Culture

Video Shared By LA School District Features Nutritionist Teaching Kids To Be Unhealthy—Turns Out She Works For Mondelez, A Company That Makes Junk Food

By Nicole Dominique
·  2 min read
Mondelez Nutritionist > Instagram
Instagram/@blairimani

LA School District shared a video on their Instagram Stories of a nutritionist telling kids that there are no "bad" or "good" foods. As it turns out, she works for Mondelez, the company responsible for making popular snacks that kids love.

A video shared by the Los Angeles Unified School District (LAUSD) featured a nutritionist teaching kids not to see food choices (yes, this includes junk food) as “good” or “bad.” The school district purportedly shared the video on their social media account owned by the district’s Human Relations, Diversity, and Equity Department. Users said they got the video off the school district’s Instagram Stories, and that the original post on Instagram received a like from the department's account.

The nutritionist in question is Dr. Kera Nyemb-Diop, and screenshots of her LinkedIn bio show that she’s the Nutrition & Ingredient Researcher for Mondelez International, a large food and snack company based in Chicago, Illinois. The company owns some of the most popular snack products, including Chips Ahoy!, Oreo, Ritz, Cadbury, belVita, Post Cereals, and more. The video has received over 800,000 views on Twitter for its questionable message.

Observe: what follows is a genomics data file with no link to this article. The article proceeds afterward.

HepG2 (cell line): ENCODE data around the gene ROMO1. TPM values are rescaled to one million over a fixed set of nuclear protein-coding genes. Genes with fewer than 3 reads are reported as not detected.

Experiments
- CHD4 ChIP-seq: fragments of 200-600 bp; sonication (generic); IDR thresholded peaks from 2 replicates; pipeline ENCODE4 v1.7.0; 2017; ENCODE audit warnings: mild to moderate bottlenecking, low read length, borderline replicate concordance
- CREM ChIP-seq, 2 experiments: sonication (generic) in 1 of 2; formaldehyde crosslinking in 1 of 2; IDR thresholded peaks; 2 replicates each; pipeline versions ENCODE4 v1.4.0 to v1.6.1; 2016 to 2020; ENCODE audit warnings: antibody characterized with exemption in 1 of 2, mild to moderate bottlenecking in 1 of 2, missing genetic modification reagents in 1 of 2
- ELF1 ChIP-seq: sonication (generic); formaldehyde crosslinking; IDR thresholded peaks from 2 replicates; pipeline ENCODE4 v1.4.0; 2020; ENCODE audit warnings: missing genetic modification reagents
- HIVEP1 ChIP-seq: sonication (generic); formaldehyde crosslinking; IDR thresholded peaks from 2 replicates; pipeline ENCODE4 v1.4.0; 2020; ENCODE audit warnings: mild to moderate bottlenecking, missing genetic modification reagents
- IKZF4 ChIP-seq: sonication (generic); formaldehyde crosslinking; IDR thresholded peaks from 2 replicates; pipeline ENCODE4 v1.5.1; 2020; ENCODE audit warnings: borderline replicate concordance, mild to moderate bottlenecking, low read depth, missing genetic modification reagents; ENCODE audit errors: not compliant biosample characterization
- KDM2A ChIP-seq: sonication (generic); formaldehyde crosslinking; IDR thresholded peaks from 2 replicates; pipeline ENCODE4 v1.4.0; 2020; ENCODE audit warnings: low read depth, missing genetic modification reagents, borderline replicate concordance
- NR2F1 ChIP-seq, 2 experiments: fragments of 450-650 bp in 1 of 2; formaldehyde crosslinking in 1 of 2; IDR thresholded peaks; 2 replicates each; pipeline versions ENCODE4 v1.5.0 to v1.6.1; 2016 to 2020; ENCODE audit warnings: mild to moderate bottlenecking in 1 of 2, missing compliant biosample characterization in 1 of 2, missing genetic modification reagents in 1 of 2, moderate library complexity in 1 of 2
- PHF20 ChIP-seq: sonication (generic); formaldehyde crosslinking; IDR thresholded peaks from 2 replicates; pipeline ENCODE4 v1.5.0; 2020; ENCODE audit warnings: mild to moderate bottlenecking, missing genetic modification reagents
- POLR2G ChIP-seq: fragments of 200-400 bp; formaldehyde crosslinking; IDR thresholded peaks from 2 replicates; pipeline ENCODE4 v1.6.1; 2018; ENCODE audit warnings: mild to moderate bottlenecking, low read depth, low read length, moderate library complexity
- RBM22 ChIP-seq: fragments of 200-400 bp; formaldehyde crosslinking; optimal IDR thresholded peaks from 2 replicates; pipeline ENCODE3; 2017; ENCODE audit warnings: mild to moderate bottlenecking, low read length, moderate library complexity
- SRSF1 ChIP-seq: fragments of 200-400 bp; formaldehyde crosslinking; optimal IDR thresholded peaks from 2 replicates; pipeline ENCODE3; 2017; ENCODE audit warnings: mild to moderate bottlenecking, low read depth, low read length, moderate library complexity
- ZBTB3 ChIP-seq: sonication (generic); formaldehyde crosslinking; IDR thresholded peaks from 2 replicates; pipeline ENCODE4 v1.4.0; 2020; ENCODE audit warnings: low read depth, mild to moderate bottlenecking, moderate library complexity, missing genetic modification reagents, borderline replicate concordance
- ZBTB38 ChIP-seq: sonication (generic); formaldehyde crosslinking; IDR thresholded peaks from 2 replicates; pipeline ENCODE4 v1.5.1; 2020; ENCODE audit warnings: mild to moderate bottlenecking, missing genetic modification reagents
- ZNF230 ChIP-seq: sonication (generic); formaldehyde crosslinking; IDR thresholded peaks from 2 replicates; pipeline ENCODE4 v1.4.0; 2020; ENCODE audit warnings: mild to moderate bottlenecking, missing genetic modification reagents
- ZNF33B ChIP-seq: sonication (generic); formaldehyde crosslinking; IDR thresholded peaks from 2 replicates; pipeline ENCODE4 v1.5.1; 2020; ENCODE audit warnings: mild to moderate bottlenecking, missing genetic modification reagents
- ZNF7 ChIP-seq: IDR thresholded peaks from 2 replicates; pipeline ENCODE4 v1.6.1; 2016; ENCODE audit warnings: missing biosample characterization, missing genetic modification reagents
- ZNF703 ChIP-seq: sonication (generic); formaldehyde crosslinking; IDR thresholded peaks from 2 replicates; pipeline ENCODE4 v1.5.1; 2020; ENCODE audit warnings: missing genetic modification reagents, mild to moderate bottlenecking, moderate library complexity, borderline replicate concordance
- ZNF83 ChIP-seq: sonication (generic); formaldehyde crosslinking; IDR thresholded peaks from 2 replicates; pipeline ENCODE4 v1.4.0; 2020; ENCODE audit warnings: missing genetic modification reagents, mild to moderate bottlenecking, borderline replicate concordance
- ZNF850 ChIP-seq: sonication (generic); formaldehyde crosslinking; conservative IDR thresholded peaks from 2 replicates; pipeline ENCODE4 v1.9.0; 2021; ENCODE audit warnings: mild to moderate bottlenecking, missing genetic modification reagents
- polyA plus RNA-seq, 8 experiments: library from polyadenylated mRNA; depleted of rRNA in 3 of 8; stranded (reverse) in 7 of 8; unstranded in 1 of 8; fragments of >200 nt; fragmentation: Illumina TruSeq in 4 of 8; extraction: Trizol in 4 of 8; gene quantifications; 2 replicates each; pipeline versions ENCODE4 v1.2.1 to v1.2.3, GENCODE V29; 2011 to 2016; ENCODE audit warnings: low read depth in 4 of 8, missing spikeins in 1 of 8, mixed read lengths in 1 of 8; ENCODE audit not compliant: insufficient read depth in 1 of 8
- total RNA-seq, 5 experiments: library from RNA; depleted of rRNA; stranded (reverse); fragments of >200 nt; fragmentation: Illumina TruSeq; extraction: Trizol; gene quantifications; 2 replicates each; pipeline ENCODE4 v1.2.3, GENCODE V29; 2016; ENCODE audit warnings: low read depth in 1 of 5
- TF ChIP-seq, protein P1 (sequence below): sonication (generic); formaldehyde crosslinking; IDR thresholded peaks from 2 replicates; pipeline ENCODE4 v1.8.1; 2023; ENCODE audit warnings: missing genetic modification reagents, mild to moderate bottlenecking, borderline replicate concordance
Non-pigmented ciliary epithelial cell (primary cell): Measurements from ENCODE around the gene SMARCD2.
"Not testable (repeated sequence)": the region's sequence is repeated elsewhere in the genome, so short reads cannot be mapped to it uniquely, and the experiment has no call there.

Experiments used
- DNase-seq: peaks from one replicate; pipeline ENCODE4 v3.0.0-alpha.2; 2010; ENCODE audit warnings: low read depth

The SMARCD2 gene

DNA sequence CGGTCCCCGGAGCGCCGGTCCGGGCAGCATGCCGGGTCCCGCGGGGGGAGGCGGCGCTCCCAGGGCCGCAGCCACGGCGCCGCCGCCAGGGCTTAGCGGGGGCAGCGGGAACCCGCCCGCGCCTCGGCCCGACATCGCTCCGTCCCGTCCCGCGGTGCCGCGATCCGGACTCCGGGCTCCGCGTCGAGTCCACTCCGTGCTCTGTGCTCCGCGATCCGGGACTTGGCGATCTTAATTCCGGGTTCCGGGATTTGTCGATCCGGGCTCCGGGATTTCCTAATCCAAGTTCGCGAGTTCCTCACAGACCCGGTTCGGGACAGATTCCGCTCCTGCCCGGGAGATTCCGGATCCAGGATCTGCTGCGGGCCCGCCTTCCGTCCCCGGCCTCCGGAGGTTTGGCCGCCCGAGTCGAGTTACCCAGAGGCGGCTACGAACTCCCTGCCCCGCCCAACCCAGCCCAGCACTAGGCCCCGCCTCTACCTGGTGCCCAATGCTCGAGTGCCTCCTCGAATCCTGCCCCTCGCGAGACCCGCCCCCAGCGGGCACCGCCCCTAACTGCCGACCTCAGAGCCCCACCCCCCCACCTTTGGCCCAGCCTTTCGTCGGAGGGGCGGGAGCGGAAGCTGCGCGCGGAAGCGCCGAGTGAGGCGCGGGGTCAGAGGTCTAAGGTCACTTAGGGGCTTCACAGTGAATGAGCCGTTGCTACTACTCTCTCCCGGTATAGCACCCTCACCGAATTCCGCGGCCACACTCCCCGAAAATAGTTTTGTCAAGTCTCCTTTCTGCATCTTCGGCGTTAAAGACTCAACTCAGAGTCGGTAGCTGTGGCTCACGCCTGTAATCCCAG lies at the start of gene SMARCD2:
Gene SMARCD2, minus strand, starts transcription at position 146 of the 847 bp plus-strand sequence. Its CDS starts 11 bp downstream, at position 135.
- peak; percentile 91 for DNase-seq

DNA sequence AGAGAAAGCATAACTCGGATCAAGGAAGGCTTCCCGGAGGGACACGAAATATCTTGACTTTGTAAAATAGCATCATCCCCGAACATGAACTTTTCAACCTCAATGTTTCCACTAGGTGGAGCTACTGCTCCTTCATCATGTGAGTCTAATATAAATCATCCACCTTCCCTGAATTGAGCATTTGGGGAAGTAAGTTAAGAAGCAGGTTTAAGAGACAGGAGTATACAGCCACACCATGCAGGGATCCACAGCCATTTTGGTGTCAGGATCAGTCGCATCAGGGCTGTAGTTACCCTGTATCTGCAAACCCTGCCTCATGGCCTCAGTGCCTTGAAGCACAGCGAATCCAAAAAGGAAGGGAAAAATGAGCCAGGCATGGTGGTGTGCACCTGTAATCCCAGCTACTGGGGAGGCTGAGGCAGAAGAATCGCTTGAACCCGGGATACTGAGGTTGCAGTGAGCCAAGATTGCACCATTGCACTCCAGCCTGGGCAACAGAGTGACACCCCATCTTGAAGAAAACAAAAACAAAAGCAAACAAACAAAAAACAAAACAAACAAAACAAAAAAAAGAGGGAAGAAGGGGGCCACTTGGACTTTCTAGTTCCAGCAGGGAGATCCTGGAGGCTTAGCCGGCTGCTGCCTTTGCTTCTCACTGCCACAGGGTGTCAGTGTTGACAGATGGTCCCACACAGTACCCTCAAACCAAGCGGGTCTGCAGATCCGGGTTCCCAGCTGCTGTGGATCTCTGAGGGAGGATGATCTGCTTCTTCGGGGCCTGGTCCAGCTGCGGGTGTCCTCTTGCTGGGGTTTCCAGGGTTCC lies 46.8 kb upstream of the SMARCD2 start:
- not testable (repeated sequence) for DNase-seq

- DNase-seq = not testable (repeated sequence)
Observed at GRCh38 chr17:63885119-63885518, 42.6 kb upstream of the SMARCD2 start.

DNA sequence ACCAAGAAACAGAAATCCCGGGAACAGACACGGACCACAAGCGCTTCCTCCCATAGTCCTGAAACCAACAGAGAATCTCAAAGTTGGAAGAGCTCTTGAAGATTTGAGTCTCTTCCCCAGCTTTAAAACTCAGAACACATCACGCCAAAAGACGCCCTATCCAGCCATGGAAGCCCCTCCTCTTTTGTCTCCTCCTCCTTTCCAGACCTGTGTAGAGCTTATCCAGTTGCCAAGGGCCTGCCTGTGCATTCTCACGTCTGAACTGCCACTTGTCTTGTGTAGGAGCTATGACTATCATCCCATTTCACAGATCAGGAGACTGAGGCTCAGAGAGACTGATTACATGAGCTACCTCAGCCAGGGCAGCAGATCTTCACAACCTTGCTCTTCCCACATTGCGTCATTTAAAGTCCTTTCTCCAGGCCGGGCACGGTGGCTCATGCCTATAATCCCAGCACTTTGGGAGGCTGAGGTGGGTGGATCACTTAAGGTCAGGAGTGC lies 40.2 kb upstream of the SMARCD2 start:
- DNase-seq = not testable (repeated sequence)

Shockingly, another woman in the video says, “The only foods that are bad for you are foods that contain allergens, poisons, and contaminants,” ignoring the fact that overconsuming foods that contain seed oils, food coloring, excessive sugar, and other additives may lead to inflammation and negative reactions. 

In November 2017, a lawsuit was filed against Mondelez for falsely advertising belVita snack bars as “healthy.” Plaintiffs argued that the product was full of sugar and not “nutritious” as it claimed to be. Years later, Mondelez agreed to pay $8 million dollars in settlement to belVita consumers.

Closing Thoughts 

Teaching kids that there aren’t any “bad” foods only teaches them to consume whatever they want, whenever they want. This kind of logic is unhealthy, especially when candies, chips, cereals, and other snacks contain additives and food colorings that are so bad they're banned in other countries. Artificial food dyes have been linked to ADHD, depression, anxiety, hives, asthma, and even tumors. The effects of high sugar intake include high blood pressure, diabetes, weight gain, inflammation, and fatty liver disease. It’s time we start paying attention to what the public education system is teaching our kids if we want to keep them safe and healthy.  

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